A brutal dust storm exploded on Mars last summer. The skies throughout the planet survived the healing power of nuclear warheads, but the older, solar-powered Opportunity rover closed as the thick dust blocked Sunlight. The opportunity remained silent since June 10, 2018, despite hundreds of NASA's attempts to contact it. When a windbreak on Mars began in November, scientists expect the gusts to remove debris from its solar panel, but that hope is somewhat meaningless. NASA continues to send recovery orders, but sadly, it seems that the Mission Option has finally ended.
At the same time, 2019 marks a historic milestone for the rover, who officially reached his 15th year on Mars on January 25. It exceeds the initial expected life of the rover for 90 days. Along with the Rover of the Spirit, whose end came in 2010, the mission of Mars Exploration Rover (MER) marks one of the most important scientific programs of the modern era, in search of evidence that Mars was once covered in liquid and sending iconic image over the planet.
In honor of Oppy's 15th birthday, and with the knowledge we can no longer hear from the rover, we have asked some scientists from the mission of MER and elsewhere to share their thoughts and memories about Opportunity, Spirit, and their legacy.  Steve Squyres chief investigator of Mars Exploration Rover Mission (MER) and professor at Cornell University:
I have not given any more. We have a list of things to try, and we can not do until we try everything here. But we get under the list, so it's a good time to start thinking about these things. As you feel, it really feels good … It's a noble death. [The rovers] is not immortal. You know that you will lose them as soon as possible. To have a 90-day mission for 15 years, and then finish as a result of one of the most raging dust storms that hit Mars in a long time, we can walk away with our head high. The mission goes beyond what I can expect.
The legacy is tough … The legacy is the legacy of both Sprit and Opportunity, and the spirit and the legacy of the team built upon them in the first place, the team of engineers, scientists, rulers, leaders, and financial person. The reason why this is a success is because they did 15 years ago. That's where credit is counted.
In scientific heritage, Mars has become a much more interesting place than I expected. It has changed the way people see Mars. The three landings that were ahead of us were all on the flat, bare plots-for the purpose-because they were the safest places to land. That's all the land we saw. That is what motivates me about doing a mission. We have small beautiful rovers that climb the mountains and go down to the craters. Mars has become a truly beautiful, beautiful, interesting place in consciousness that you might think is present and walking on rovers tracks and see what they have seen. Our vision changes.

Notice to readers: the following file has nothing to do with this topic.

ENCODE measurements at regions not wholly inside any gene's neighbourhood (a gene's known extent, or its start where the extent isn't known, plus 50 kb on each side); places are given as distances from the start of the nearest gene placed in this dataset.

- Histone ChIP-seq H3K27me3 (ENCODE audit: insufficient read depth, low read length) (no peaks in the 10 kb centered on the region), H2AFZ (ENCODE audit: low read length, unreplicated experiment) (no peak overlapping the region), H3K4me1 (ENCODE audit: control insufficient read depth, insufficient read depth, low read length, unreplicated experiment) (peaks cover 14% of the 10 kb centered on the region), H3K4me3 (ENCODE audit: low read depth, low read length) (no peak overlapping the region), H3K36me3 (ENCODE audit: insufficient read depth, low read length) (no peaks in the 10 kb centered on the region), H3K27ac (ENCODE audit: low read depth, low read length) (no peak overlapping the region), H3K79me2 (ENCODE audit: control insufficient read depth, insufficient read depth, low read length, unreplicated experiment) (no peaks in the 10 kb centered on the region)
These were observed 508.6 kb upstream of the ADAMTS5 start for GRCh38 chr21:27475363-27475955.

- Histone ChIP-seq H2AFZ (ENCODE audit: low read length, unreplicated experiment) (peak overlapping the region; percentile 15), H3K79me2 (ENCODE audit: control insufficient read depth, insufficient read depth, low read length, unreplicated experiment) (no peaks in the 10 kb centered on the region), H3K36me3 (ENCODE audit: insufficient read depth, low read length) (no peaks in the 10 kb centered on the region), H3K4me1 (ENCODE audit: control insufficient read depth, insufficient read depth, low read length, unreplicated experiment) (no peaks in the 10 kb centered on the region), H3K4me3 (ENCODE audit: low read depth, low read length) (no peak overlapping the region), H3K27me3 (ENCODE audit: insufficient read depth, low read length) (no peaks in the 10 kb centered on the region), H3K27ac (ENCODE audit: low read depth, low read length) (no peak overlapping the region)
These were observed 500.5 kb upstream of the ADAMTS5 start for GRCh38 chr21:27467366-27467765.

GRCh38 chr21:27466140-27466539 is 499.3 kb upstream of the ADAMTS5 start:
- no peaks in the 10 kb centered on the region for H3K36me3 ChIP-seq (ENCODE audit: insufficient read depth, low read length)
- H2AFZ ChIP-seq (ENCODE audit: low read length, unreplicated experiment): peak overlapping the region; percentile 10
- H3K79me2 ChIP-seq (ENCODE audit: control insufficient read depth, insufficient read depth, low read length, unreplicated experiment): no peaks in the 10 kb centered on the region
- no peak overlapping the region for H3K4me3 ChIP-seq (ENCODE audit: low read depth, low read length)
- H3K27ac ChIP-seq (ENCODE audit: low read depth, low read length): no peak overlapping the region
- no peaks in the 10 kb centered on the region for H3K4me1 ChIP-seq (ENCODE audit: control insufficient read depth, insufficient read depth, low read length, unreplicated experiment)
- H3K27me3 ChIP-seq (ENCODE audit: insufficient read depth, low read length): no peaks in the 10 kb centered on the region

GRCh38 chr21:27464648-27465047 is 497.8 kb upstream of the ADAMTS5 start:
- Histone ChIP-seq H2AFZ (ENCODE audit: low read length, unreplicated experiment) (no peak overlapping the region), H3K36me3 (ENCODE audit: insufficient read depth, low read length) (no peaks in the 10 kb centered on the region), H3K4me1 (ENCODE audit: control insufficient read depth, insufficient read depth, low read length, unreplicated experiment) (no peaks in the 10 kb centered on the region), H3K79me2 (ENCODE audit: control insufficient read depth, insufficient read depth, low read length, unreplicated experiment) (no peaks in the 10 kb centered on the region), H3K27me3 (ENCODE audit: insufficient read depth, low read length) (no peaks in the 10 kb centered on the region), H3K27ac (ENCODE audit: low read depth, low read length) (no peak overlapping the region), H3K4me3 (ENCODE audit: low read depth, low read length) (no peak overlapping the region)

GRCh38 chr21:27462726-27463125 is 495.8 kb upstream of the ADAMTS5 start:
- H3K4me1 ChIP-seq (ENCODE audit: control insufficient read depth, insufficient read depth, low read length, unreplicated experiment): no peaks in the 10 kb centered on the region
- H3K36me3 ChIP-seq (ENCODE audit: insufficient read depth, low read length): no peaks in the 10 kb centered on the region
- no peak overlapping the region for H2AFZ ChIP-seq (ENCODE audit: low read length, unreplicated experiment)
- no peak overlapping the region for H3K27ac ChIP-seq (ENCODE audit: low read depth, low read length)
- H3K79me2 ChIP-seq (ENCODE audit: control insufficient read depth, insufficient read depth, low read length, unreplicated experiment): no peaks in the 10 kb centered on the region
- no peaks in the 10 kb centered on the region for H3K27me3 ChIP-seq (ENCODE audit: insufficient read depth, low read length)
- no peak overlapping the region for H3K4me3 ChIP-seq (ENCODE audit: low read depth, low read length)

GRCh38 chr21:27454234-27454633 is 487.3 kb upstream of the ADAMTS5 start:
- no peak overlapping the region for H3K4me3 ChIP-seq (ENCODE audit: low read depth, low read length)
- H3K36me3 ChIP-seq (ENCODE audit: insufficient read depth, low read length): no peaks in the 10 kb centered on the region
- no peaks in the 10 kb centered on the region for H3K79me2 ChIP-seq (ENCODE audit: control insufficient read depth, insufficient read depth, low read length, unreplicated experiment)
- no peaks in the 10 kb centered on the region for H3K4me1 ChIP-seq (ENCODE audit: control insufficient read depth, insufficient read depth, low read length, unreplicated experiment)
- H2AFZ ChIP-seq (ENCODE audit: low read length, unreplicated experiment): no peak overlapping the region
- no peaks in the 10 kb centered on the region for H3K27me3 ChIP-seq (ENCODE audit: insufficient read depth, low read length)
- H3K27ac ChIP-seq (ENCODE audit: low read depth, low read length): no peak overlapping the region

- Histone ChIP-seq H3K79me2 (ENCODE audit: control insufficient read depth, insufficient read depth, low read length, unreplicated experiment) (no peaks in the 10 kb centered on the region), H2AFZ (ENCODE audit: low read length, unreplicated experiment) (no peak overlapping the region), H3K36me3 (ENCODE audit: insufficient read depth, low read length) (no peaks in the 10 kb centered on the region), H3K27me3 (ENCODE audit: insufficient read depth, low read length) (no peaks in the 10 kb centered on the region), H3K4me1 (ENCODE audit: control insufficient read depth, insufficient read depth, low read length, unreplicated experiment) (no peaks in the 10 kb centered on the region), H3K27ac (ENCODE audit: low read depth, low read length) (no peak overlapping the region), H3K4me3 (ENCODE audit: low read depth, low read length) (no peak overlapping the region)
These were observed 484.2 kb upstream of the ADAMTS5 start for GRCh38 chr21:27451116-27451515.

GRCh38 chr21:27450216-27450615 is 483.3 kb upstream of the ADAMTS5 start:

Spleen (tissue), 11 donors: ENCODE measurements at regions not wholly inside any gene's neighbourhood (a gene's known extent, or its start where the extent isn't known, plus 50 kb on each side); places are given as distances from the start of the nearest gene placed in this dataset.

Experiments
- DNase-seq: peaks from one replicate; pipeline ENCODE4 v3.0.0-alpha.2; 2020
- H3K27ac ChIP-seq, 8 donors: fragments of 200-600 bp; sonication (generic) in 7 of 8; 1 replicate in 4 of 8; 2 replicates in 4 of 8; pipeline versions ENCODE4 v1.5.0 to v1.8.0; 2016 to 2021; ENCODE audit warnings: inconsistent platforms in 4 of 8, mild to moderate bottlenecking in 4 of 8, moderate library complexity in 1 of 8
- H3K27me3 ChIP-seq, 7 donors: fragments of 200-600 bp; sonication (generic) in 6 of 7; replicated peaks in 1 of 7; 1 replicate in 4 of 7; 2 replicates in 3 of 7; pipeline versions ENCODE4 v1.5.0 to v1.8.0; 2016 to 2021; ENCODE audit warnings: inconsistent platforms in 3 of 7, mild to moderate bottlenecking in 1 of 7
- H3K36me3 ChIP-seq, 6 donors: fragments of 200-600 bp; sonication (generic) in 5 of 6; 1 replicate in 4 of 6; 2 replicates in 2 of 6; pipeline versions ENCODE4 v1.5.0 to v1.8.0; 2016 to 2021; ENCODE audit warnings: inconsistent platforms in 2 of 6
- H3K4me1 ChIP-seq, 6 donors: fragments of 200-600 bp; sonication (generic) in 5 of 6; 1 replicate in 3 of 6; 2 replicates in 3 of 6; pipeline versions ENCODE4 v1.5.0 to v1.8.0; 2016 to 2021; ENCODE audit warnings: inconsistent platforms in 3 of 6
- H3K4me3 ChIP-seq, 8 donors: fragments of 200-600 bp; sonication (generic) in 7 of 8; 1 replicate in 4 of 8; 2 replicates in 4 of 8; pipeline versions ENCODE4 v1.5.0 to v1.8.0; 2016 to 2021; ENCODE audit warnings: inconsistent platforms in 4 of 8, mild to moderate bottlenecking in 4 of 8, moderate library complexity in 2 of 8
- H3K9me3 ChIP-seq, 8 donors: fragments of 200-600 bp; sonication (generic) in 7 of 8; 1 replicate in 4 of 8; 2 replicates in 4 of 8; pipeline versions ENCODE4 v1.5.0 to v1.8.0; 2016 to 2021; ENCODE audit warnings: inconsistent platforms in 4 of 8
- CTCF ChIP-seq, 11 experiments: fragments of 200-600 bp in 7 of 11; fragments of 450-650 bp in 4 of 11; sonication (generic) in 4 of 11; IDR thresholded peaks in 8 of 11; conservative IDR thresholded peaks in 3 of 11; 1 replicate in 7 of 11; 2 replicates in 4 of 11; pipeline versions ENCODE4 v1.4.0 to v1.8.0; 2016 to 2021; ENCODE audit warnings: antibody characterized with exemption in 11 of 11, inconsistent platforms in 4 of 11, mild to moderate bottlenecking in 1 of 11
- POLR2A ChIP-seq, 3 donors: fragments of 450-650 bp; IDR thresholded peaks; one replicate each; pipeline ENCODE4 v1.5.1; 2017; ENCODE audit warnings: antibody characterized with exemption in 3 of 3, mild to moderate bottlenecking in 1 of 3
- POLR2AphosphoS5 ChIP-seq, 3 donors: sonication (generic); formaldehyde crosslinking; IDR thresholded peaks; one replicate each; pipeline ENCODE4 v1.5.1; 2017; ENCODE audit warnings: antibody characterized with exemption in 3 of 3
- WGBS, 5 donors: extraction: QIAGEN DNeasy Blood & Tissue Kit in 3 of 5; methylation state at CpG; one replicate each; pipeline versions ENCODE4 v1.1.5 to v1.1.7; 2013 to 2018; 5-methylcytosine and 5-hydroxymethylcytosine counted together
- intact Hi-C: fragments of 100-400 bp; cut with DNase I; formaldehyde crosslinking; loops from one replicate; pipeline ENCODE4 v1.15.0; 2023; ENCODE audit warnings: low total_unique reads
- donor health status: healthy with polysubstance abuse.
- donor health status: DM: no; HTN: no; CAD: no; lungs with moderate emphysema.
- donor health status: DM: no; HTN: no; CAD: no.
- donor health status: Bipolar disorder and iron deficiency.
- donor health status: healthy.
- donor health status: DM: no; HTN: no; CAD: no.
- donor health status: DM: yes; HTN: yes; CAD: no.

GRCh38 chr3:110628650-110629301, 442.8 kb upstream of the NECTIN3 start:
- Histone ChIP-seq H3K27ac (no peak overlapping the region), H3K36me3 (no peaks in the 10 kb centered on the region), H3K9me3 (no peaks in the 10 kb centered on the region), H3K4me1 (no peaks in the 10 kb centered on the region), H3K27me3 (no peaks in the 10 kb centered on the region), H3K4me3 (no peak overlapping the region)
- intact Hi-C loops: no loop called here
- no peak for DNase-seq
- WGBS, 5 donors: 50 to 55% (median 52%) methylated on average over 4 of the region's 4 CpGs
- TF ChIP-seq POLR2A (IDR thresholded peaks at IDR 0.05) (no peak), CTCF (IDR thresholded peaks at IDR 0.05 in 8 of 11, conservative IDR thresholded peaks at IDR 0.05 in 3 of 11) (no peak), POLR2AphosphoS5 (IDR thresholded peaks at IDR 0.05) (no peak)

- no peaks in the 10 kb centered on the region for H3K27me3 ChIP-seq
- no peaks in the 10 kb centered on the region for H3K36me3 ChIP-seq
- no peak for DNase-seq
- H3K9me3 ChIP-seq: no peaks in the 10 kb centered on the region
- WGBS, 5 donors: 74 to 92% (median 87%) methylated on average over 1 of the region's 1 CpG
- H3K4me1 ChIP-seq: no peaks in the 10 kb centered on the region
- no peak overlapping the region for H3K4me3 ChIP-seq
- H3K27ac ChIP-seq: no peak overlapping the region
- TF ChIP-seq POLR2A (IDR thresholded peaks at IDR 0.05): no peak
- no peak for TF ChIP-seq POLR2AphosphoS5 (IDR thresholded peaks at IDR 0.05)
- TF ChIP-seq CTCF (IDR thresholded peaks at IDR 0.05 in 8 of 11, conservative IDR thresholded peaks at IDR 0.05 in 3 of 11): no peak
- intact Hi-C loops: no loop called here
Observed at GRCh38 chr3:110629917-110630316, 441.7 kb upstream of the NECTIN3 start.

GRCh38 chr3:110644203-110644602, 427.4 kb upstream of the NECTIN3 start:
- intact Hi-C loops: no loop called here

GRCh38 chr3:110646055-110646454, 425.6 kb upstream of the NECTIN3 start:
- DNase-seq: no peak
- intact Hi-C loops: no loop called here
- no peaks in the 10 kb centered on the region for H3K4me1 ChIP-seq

The third part of legacy is the effect of these missions on children. One of my dreams, and I know this is likely to happen, was an 8 year old watching television in 2004 at night that we came and thought to themselves, "Whoa, I think that's cool, but I can do better. " I see the evidence that that mission has done at some level, astonishing young people to promote science, engineering, and technology races in their own dreams.
Kirsten Siebach planetary geologist, Rice University:  Rovers the trailblazers. This is a great effect. Having an Opportunity to Mars means that we have new images from the surface of another planet since I was in high school. Our understanding of Mars has expanded, and I think it always keeps a level of distraction and interest. It is an inspiration for those who work in Mars, students, and anyone in the public domain. It makes Mars easy to reach and near … I think legacy is important for the idea of exploration, and the motivation of a generation to think that we are very close to another planet, and we are constantly exploring the Solar System and learning new things everyday …
Everyone talks about amazing engineering that allows us to have a robot driving on another planet without a mechanic weird conditions within 15 years. That's a wonderful achievement. But for me and the people on the team, there are all 15 years. There are people on Earth in science and engineering teams that combine three to five times a week to meet progress from the day before, and carefully programming what Opportunity will do the next day. For that group, it's more than just a robot, and we'll miss it …. It's fun to work, it's fun to be successful. And that level of dust is certainly a respectable death if we can not hear from it again.
Kevin Lewis assistant professor at Johns Hopkins University:
I hope Opportunity is back in line! I'm in the back team at MER in graduate school (2003-2009), which is a testament to how long the mission-15 years is almost three consecutive Ph.D lengths! Opportunity makes good science until contact is lost, and discovering new rock units that should not be reached by its original design parameters. The same Spirit and Opportunity has completely changed the way we make science on Mars, and it is safe to say we can not have Curiosity without the sole success of the MER mission. The Spirit and Opportunity * figuratively * opens the way for Curiosity and future suffering throughout the Solar System, through their achievements of technical and scientific achievements.
Tanya Harrison planetary scientist and research director Arizona Space Technology and State University of Initiative Space Science, and team of scientists at Mars Exploration Rover Opportunity: